c. 1996 Religion News Service
(Andrew M. Greeley is a Roman Catholic priest, best-selling novelist and a sociologist at the University of Chicago National Opinion Research Center. His home page on the World Wide Web is at http://www.greeley.com. Or contact him via e-mail at agreel(AT)aol.com.)
UNDATED (RNS)-It is in the nature of a family for tensions to arise, as its members seek their own goals, their own needs, their own happiness.
Parents make rules. Children test limits. Siblings compete. Generations view each other from across deep chasms of difference.
Balancing these issues takes patience, sensitivity, balance, a concern for others, much conversation, and a willingness to compromise. When conflicts arise, familial love does not disappear; often, it grows.
The church is a family, too-a family of believers, held together with the same kind of love that is tested and tempered with time.
In families of faith, as in flesh-and-blood families, disputes are best dealt with lovingly and openly. Differences are expressed, explored, compromised and finessed in such a way that love endures and flourishes.
When differences are not dealt with, resentment and anger are driven underground, only to explode with a fury that could tear the family apart. Indeed, research on the break-up of marriage shows that a couple's failure to talk about conflicts while they are still negotiable is a primary cause of trouble.
There is another family style-the authoritarian family, where Daddy (or Mommy) knows best-in which no conflict ever appears. The omnipotent parent, whose word is law, makes all the decisions. No one dares to raise questions or change the way things are. The parent may listen to other members of the family, especially to those who are favorites, but nothing will ever change.
Such a family gives the appearance of smooth, peaceful contentment. It is, of course, a powder keg ready to explode.
Even though most contemporary Catholics-clergy included-come from families accustomed to airing their differences and working out compromises, when priests and bishops invoke the image of a church as family, it is that authoritarian model they have in mind.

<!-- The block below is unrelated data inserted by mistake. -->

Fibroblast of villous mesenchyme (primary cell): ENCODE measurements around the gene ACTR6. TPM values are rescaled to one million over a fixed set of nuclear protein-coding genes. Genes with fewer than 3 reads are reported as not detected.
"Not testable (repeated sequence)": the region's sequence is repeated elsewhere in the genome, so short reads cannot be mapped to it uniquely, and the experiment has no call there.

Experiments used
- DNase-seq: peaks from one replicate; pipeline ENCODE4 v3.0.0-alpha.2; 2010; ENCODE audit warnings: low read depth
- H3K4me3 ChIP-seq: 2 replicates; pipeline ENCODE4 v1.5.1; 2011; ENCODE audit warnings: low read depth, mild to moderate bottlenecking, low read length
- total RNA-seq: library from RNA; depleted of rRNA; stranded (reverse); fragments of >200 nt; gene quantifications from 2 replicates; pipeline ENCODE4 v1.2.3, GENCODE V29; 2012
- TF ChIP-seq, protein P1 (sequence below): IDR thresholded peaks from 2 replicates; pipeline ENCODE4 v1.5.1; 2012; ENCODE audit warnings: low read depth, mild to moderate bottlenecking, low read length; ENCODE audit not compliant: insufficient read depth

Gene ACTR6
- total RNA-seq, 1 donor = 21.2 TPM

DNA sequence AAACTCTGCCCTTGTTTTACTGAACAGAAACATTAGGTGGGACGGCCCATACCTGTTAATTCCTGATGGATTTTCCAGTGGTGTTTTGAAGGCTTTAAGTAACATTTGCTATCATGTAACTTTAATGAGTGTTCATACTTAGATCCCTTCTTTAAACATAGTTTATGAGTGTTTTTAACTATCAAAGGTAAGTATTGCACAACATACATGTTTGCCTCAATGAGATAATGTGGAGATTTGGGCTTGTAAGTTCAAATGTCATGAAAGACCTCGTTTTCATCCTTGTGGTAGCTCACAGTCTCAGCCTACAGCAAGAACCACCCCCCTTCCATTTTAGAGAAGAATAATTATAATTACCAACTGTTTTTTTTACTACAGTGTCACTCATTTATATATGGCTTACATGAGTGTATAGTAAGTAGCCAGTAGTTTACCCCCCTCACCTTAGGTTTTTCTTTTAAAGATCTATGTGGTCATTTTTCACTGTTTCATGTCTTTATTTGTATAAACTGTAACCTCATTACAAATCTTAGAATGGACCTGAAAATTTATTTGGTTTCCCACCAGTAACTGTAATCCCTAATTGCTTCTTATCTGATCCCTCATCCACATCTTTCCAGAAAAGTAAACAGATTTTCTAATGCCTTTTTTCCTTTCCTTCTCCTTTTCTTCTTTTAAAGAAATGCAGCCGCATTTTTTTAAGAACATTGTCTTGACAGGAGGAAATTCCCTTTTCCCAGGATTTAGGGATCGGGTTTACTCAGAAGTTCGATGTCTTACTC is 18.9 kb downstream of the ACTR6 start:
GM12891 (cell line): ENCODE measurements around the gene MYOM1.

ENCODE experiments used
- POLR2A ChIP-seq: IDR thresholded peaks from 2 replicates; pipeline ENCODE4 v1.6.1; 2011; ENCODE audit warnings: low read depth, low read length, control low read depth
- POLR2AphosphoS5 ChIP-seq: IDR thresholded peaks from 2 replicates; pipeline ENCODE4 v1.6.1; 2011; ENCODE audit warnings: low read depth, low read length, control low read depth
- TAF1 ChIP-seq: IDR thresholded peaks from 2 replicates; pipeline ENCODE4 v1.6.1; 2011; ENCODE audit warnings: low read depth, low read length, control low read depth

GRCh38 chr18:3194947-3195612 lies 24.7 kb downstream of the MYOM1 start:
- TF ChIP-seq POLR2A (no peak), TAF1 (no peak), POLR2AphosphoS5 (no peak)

It seems to me that when members of the hierarchy talk about dialogue, they mean the dialogue of the authoritarian family. Even before the discussion is held, Daddy has already made up his mind about the way things will be. No amount of argument, cajoling or tears will change his mind.
Daddy may listen. But the expected outcome of dialogue is that your mind will be changed. Daddy's won't be.
The word"dialogue"is frequently used in the Catholic Church-when conflicts emerge about the role of the clergy, the laity, women's concerns, doctrinal and liturgical issues. But it seems to me the word"dialogue"is used far more often than open discussions actually occur.
And despite the differences of opinion that exist among its members, the official Church seeks to be the sort of family in which no one disagrees with anyone else and in which all tension is hushed up because it may be divisive.
Consider the flap over a recent survey by the Gallup Organization-which I commissioned and analyzed, with University of California at Berkeley sociologist Michael Hout. The study indicated American Catholics favor more democracy and more open conversations about differences in the church.
The survey of 770 U.S. Catholics on the qualities of the next pope also showed that 69 want the next pope to allow priests to marry; that 65 percent support the idea of women priests and 65 percent want the next pope to allow clergy and laity to choose their bishops rather than having them appointed by the Vatican.
Monsignor Francis J. Maniscalco, spokesman for the National Conference of Catholic Bishops, dismissed our analysis of the survey, even though he hadn't read it. Democracy, he said, was not an issue in the church. "Most Catholics participate in the church as a spiritual family rather than as in another political forum in which it is expected that some will win and others will lose,"he said.
Note the distinction - either a spiritual (which I take to mean authoritarian) family or a political forum; nothing in between: Certainly not the model of the democratic family with its ongoing conversation.
I find his contention that the church and democracy are mutually exclusive downright scary. The omnipotent parent essentially says,"I'm the boss. Shut your mouth and do what you're told." This authoritarian attitude is hurtful in flesh-and-blood families: it hampers credibility, undermines authority and diminishes the love that should flourish through good times and bad. Tragically, it could do the same kind of damage to the family of faith.
JC END GREELEY